The first thing to say is that if you have even the slightest interest in video games as a serious thing you should go and play Thirty Flights of Loving right away. It’s about the same price as a cup of coffee, and will take you about as long to finish, but it will stay with you for considerably longer. I am going to write a few things about it here which might be considered light spoilers.

Thirty Flights of Loving does something remarkable and rare for a game: it tells a story which fits its medium perfectly. Most high-concept games try to approach meaning through a direct imitation of cinematic style. But the ways in which TFoL imitates cinema are not nearly as important as the ways in which it departs from it. Despite locking the player into a linear series of events, it still features game mechanics which clearly identify it as being a game. If you don’t listen to what the game is telling you, you won’t reach the end.  

On one level, this is a game about the way in which games are constructed. It deliberately eschews conventional exposition in favour of building a narrative through subtle cues in the game world. Some of these clues are more literal than others. You can drink bottles of booze, but they have no effect on your behaviour. You can pick up guns and ammunition – plucking cartridges three at a time from a prettily-rendered box – but you can’t use either. You can turn one way or the other down those airport corridors, but it won’t make much difference. The only thing you get to point around at anybody has a life of its own. All these things are little jokes at the player’s expense, but they are also ways of adding texture; the game is telling you that you can pick up and use these things because you are the kind of person who would pick up and use these things. But it’s also telling you that this stuff is just stuff and it ought not to be confused for what the game is about any more than we ought to think Doom is about being a space marine on Mars.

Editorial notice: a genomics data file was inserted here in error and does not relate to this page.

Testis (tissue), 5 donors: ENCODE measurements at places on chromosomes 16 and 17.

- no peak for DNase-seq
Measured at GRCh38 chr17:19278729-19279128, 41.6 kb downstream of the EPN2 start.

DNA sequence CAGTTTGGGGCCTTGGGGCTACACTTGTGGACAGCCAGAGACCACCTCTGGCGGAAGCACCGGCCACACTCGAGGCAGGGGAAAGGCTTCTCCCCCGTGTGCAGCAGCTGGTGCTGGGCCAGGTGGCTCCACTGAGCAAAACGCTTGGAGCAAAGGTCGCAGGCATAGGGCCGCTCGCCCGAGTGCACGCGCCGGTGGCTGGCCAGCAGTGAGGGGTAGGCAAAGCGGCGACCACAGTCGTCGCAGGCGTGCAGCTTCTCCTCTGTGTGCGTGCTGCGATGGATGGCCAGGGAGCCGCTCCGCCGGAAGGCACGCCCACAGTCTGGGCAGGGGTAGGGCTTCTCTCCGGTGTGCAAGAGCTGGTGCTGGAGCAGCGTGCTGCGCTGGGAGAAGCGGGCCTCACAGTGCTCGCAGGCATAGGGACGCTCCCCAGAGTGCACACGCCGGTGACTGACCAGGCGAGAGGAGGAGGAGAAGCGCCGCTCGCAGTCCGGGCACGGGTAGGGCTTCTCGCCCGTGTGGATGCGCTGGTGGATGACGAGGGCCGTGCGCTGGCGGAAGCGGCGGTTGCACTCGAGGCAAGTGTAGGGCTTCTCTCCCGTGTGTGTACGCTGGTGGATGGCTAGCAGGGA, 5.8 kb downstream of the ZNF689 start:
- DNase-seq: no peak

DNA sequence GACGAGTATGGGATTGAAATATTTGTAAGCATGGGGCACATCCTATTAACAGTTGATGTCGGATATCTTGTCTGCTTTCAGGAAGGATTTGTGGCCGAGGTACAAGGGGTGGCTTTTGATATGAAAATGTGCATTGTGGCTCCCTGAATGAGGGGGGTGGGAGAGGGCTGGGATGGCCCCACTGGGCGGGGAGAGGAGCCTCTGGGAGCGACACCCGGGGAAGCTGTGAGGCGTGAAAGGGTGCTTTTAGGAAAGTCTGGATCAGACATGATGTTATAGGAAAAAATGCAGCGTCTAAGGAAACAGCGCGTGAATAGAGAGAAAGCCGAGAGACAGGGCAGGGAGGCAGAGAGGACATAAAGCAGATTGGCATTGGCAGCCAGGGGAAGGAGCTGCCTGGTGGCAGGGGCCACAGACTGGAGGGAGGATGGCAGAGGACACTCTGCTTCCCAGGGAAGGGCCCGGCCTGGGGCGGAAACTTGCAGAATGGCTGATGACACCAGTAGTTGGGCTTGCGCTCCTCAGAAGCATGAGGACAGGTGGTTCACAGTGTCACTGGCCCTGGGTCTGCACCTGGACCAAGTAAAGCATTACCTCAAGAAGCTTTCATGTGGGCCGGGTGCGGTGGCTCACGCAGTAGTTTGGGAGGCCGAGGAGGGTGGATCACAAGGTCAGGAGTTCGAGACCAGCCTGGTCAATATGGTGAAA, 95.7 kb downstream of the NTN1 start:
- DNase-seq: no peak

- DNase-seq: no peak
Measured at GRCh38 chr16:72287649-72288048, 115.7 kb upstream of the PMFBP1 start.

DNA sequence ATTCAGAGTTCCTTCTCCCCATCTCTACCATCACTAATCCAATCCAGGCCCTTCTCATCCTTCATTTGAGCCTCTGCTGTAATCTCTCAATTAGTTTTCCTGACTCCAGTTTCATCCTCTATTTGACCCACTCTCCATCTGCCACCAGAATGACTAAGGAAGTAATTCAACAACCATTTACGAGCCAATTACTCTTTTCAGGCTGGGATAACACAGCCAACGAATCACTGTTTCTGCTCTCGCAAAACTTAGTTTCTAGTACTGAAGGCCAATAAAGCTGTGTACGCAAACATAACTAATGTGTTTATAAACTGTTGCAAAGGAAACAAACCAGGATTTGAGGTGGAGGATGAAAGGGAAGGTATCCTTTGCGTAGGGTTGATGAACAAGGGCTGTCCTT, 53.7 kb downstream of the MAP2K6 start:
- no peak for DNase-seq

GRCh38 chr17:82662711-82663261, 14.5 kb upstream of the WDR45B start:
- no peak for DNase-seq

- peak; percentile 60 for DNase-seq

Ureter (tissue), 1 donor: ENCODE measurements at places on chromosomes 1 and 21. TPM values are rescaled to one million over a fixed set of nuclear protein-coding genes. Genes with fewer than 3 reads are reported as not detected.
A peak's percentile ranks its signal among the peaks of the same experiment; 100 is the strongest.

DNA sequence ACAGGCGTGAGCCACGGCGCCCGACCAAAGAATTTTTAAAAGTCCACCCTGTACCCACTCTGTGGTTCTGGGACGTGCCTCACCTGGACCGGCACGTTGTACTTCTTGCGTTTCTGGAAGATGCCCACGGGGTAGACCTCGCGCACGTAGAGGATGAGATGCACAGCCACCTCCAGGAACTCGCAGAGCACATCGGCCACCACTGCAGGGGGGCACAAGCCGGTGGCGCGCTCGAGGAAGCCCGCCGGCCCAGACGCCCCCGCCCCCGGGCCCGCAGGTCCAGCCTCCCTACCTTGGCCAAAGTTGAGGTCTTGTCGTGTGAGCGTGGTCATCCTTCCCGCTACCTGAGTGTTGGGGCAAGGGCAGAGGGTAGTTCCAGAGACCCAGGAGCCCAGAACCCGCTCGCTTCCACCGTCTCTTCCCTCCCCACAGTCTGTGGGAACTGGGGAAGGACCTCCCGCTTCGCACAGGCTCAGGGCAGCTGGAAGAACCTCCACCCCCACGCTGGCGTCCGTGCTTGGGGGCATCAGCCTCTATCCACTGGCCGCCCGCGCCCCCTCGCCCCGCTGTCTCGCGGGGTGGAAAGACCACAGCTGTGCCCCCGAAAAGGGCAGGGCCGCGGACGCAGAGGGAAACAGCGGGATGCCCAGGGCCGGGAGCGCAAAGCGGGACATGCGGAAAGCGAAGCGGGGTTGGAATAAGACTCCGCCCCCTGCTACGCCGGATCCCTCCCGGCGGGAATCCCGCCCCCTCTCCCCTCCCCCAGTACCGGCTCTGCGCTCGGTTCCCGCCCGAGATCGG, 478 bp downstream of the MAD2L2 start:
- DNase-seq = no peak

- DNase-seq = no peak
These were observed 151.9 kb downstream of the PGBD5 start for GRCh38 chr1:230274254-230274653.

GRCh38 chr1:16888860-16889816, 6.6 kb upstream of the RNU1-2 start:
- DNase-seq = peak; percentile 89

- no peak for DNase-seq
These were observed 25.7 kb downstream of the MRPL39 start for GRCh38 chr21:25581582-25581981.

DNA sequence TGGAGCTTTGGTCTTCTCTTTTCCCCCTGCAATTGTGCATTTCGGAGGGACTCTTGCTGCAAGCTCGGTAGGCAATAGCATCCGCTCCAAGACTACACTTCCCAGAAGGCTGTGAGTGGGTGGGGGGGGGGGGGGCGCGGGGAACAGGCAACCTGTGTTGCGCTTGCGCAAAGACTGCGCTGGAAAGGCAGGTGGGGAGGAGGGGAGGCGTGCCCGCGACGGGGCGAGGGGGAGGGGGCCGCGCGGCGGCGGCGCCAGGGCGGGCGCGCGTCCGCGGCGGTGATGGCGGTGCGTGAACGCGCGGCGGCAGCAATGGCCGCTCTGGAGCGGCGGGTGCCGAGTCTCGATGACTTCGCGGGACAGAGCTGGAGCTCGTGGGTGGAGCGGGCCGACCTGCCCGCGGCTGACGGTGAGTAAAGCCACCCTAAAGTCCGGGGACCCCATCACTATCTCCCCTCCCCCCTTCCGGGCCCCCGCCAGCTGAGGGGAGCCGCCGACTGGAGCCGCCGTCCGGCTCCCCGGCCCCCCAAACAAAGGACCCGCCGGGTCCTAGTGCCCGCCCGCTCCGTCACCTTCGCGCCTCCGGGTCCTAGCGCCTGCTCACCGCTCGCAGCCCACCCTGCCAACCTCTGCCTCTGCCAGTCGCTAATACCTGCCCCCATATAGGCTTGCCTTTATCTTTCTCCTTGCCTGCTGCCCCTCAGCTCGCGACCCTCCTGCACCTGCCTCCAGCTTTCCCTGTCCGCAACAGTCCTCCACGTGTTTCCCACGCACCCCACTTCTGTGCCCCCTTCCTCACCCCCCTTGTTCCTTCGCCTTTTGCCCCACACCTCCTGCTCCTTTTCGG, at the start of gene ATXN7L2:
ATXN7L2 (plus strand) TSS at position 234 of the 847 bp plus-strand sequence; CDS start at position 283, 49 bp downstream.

And then there is something else. At the very end of the game is a brief credits sequence in which the player wanders through what appears to be an art gallery. There is a party in progress. People stand around, ignoring you. Names and quotes are given on tiny cards and there are also larger signs on the walls. There are replicas of models from the game: a plane, a car. Familiar objects. But then the last few rooms feature something totally different and apparently quite random. A pair of working models demonstrating (you are told) the Bernoulli principle of powered flight. A big fan and some strips of paper, a fixed wing that rises and falls in a gust of wind. The kind of thing you might expect to find in a science museum. What has it got to do with the rest of the game?

It’s actually a rather neat metaphor for the way in which the game is constructed. The whole thing is one fantastic flight. According to Bernoulli, the difference between air speed at high and low pressures is what generates lift; the ‘lift’ here is the exhilarating mystery of the game itself, the flight created by the skillful contrast between the ‘high’ moments of action and tension and the ‘low’ scenes of dreamlike melancholy . 

One moment you’re racing through a crowded airport concourse, the next calmly peeling oranges beside a loved one on a lonesome hotel balcony. It is the difference between these two pressures of gameplay that generates the lift in the story, that creates the sense in which there is something at work here which is beyond your understanding even while it leaves you totally captivated and slightly baffled. To play it is to learn to fly from one flight to the next. You start by pushing some geese off a ledge and watching them fall; you end by watching them fly away from you into the sunset.

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Notes

  1. marginalgloss posted this